Mary of Magdala stayed outside the tomb weeping. And as she wept, she bent over into the tomb and saw two angels in white sitting there, one at the head and one at the feet where the Body of Jesus had been. And they said to her, “Woman, why are you weeping?” She said to them, “They have taken my Lord, and I don’t know where they laid him.” When she had said this, she turned around and saw Jesus there, but did not know it was Jesus. Jesus said to her, “Woman, why are you weeping? Whom are you looking for?” She thought it was the gardener and said to him, “Sir, if you carried him away, tell me where you laid him, and I will take him.” Jesus said to her, “Mary!” She turned and said to him in Hebrew, “Rabbouni,” which means Teacher. Jesus said to her, “Stop holding on to me, for I have not yet ascended to the Father. But go to my brothers and tell them, ‘I am going to my Father and your Father, to my God and your God.’” Mary of Magdala went and announced to the disciples, “I have seen the Lord,” and then reported what he had told her.
To know or discover God, we do not have to be believers or even Christians, because in true human love, God reveals Himself and in this revelation, He raises us up. Mary and Martha reveal to us this truth of human love that is capable of transforming us from a mere man to a servant of God. We can say with certainty that the love that Martha and Mary had for the Lord was only a human and ordinary love, has today become a true divine love, an expression of her profession of faith that she has already demonstrated by pouring the perfume on the Lord's feet.
Today's Gospel tells us that she still holds Jesus as her Master, and she is called to proclaim him, not as a Master, but as the Risen One, so long awaited by the people of God. This is an apostolic commitment that she has not realised. She will do it in obedience and faithfulness, which we are called to imitate.
Every expression of faith are very often a simple expression of human love, which is transformed by God as the profession of faith. The presence of Jesus was invisible to her, however, in her love for the Lord, Jesus reveals to her, His affection, by calling her by name, Mary. She, in her own way, will respond to Him in love, which she had always reciprocated. God wishes to establish this communion with us. It is in this deep personal communion of us with God that the outpouring of the Holy Spirit is made visible to the humanity. Come what may, let us remain faithful to God’s love so that others may see in us the profession of faith of Mary of Magdala, « I have seen the Lord. ».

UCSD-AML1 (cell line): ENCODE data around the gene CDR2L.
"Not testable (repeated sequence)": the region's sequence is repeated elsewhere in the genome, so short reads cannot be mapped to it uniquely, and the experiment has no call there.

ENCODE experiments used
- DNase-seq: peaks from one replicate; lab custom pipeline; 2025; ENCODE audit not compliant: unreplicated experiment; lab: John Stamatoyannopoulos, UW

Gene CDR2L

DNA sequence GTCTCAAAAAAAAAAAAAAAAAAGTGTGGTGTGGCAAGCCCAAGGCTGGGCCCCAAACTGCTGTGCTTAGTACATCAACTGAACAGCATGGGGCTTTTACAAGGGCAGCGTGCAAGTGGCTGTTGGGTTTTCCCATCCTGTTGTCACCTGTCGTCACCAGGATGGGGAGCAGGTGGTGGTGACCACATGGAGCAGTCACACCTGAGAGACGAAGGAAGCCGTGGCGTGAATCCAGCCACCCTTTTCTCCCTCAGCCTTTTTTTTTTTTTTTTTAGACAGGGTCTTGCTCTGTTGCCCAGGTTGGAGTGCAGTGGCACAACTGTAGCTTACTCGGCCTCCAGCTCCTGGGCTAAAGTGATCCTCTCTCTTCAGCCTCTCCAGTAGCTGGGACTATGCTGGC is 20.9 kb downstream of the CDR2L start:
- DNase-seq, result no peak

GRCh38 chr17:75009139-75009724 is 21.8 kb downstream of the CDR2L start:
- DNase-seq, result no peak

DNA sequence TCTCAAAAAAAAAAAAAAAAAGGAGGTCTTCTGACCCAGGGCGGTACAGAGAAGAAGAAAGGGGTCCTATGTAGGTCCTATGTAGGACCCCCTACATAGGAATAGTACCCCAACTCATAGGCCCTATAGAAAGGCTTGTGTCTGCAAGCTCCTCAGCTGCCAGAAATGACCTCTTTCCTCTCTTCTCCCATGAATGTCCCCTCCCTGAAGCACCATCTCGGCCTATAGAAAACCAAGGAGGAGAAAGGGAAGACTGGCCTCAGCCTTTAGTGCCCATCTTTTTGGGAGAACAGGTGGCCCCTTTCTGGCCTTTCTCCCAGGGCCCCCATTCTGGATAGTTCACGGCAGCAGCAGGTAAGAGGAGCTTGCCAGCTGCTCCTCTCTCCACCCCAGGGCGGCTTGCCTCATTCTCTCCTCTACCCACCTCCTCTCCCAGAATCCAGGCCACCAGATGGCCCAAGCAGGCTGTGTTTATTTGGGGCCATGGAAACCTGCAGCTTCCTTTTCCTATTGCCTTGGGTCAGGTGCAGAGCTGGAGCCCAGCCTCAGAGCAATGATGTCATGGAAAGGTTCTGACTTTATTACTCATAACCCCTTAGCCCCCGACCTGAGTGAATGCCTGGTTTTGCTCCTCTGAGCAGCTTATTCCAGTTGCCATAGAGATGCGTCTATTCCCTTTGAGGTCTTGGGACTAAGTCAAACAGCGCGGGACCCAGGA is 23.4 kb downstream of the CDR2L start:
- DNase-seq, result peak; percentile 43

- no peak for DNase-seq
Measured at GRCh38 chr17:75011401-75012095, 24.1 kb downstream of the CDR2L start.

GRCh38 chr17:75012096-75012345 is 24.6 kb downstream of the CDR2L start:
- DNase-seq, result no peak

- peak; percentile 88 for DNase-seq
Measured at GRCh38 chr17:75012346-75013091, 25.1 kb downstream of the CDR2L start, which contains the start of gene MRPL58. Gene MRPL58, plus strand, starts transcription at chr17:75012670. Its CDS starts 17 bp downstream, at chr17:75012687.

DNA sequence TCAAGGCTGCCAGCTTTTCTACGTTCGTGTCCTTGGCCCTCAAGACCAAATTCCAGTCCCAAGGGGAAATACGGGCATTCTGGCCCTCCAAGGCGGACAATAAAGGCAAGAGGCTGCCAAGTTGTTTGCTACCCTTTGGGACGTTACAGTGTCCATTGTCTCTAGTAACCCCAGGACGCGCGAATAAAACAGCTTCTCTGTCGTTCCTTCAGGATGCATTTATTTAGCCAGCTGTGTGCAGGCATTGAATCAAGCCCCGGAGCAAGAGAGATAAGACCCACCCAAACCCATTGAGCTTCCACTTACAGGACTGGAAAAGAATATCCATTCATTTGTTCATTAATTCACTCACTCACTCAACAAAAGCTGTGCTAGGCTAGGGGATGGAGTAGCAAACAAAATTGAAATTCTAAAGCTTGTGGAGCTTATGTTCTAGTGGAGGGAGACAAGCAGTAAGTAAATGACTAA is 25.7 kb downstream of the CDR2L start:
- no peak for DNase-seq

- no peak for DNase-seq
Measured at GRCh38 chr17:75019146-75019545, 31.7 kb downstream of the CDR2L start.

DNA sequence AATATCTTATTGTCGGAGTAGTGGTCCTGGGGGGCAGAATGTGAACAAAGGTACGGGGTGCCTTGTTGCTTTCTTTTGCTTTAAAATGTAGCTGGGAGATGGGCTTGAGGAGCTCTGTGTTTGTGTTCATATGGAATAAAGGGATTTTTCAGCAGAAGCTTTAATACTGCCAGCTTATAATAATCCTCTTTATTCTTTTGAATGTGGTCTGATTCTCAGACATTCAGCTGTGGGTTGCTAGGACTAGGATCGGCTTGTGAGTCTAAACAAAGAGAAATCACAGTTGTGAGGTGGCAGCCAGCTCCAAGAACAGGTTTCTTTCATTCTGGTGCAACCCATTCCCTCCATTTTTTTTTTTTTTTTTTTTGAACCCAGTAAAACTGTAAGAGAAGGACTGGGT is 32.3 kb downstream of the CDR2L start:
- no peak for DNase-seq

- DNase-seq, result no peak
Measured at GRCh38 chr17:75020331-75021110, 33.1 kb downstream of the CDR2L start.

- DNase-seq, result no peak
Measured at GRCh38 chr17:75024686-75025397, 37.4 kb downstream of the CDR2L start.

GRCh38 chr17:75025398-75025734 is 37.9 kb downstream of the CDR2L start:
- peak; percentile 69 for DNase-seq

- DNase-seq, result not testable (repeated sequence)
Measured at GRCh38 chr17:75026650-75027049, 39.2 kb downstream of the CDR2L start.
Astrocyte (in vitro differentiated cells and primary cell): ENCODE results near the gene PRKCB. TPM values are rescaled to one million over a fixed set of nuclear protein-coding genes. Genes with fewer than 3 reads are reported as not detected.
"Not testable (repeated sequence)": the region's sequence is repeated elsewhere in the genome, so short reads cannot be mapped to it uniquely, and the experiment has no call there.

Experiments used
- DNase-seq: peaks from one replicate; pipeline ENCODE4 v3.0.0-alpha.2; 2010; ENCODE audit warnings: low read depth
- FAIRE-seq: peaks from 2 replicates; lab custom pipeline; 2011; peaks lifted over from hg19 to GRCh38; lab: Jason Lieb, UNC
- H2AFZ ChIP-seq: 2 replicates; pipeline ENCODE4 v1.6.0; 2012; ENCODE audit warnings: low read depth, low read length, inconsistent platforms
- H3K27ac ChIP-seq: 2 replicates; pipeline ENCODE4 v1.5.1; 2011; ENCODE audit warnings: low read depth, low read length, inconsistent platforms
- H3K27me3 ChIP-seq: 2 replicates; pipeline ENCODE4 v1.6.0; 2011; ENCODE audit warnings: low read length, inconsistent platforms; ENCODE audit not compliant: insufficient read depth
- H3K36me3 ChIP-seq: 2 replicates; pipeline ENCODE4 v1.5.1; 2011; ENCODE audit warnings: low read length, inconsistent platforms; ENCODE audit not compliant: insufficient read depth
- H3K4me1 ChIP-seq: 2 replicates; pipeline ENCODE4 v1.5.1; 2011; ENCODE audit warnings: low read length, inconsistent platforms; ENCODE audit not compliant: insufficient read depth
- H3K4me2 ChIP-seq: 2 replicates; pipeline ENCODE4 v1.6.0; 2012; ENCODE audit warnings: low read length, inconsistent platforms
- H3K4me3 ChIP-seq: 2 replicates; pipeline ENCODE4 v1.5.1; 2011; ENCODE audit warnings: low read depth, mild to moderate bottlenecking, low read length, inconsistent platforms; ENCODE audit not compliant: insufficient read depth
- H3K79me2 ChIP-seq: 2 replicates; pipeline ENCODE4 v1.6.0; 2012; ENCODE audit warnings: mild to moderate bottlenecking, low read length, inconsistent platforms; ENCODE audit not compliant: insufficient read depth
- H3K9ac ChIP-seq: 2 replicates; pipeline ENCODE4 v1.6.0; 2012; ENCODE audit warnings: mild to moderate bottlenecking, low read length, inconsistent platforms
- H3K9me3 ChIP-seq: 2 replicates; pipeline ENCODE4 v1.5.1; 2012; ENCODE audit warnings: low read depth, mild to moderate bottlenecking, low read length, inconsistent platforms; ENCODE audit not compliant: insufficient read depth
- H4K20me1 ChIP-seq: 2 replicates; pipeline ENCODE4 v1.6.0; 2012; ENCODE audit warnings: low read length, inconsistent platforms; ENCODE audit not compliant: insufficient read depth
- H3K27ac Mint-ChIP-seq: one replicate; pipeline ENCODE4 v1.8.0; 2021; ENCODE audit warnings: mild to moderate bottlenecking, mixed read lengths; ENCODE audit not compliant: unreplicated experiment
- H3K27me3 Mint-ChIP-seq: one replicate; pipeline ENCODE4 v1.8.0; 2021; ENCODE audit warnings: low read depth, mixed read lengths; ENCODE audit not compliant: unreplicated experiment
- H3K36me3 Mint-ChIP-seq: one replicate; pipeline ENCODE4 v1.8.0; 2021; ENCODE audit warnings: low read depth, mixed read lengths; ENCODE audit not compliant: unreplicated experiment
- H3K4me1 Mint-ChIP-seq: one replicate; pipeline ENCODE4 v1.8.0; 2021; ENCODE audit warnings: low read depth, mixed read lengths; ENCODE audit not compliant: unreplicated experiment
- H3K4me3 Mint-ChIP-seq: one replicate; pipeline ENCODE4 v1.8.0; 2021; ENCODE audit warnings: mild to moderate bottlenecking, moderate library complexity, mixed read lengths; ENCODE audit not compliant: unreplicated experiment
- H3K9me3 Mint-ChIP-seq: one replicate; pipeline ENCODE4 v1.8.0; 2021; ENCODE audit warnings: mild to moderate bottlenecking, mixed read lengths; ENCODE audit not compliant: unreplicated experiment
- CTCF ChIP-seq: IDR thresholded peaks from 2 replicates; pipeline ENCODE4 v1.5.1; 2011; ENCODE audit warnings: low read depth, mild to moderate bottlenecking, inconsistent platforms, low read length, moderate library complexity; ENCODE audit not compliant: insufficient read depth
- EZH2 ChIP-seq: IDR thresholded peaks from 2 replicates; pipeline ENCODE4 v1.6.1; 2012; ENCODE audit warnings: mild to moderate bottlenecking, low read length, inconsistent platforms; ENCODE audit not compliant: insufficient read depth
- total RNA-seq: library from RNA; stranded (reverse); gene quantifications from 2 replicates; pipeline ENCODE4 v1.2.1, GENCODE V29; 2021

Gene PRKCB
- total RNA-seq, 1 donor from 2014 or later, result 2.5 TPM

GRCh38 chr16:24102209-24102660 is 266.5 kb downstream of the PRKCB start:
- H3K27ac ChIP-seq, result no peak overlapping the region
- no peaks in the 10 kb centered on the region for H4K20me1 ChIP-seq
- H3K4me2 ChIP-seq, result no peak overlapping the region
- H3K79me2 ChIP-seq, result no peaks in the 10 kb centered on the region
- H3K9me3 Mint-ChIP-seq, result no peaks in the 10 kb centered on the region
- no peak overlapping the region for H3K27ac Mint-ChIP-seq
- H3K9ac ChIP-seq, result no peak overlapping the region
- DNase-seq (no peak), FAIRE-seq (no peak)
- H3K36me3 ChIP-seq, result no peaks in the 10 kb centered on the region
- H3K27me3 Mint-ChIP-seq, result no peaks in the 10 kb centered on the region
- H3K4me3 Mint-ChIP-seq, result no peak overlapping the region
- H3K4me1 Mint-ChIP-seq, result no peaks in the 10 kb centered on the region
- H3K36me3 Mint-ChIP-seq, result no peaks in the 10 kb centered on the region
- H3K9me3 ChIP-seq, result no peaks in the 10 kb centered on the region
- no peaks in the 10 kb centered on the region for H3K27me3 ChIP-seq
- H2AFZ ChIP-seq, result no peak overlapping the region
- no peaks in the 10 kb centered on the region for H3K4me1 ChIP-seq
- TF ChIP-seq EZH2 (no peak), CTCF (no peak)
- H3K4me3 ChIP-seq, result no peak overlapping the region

Action of the day : Be human in your relationship.
«Mary of Magdala went and announced to the disciples, ‘I have seen the Lord’»
+ Fr. Antoni ORIOL i Tataret
(Vic, Barcelona, Spain)
Today, in the figure of Mary Magdalene, we can contemplate two levels of acceptance of our Savior: the first is imperfect, the second, is complete, unconditional. From the beginning, Mary appears to us as a most sincere disciple of Jesus. She follows him, the incomparable Teacher; she is heroically adherent to him who was crucified for love; she looks for him, beyond death, his burial and disappearance. How impregnated with admirable dedication to their "Lord" are the two exclamations that the Evangelist St John has preserved for us, like incomparable jewels: "They have taken the body of my Lord, and I do not know where they have put him" (Jn 20:13); «Sir, if you have taken Him, tell me where you have put it, and I will take it»! (Jn 20:15). Few disciples have contemplated history, so affectionately and loyally as Mary of Magdala.
However, the good news of today, this Tuesday of the Eighth Week of Easter, infinitely surpass all ethical goodness and religious faith in a Jesus who one can admire, but who is ultimately dead; and they take us to the realm of faith in the Risen One. Jesus who, at first, leaving her on the level of imperfect faith, addresses the Magdalene asking her: "Woman, why are you crying?" (Jn 20:15) and to which she, with shortsightedness responds as one would to a gardener who is interested in her distress. Jesus, now, in a second definitive moment, challenges her with her name: "Mary!" and he shock her to the core speaking to her about resurrection and life, that is, of Himself, as the Risen One, living forever. The result? Mary Magdalene the believer and Mary Magdalene the apostle: "It was Mary Magdalene and she told her disciples that she had seen the Lord" (Jn 20:18).
Today is not uncommon for Christians who do not see clearly beyond this life and, therefore, who doubt the resurrection of Jesus. Am I among them? Similarly, there are many Christians who have enough faith to follow him privately, but who fear to proclaim him apostolically. Am I part of that group? If this were the case, like Mary Magdalene, let us say to him: "Master! Let us embrace ourselves at his feet and go to meet our brethren and say:" The Lord has risen and I have seen him!